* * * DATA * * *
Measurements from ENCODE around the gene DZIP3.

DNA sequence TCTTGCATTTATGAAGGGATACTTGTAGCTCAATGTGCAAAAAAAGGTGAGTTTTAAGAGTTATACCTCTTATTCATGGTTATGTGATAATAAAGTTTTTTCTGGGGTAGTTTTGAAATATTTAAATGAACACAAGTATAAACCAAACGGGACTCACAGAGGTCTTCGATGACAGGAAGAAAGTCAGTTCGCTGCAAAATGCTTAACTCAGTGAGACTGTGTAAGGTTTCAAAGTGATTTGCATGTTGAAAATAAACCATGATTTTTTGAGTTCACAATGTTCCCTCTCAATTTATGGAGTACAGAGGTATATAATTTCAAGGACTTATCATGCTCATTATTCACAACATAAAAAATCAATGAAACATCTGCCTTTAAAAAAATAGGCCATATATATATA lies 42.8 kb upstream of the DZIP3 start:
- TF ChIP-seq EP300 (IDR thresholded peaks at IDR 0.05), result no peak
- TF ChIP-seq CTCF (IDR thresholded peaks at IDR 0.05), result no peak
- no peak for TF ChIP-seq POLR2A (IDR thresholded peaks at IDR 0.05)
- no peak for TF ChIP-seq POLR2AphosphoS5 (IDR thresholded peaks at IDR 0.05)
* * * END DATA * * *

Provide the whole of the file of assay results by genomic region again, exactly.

Measurements from ENCODE around the gene DZIP3.

DNA sequence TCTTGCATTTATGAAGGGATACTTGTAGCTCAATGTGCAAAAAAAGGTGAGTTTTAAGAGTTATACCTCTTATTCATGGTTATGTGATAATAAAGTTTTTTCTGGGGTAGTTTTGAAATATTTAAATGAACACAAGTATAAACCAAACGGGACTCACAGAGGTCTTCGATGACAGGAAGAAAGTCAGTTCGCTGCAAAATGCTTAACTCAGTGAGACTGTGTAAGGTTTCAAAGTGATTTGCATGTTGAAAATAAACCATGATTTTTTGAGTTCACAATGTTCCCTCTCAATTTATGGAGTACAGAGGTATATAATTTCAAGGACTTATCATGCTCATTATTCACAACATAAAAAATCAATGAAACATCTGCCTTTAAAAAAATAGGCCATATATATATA lies 42.8 kb upstream of the DZIP3 start:
- TF ChIP-seq EP300 (IDR thresholded peaks at IDR 0.05), result no peak
- TF ChIP-seq CTCF (IDR thresholded peaks at IDR 0.05), result no peak
- no peak for TF ChIP-seq POLR2A (IDR thresholded peaks at IDR 0.05)
- no peak for TF ChIP-seq POLR2AphosphoS5 (IDR thresholded peaks at IDR 0.05)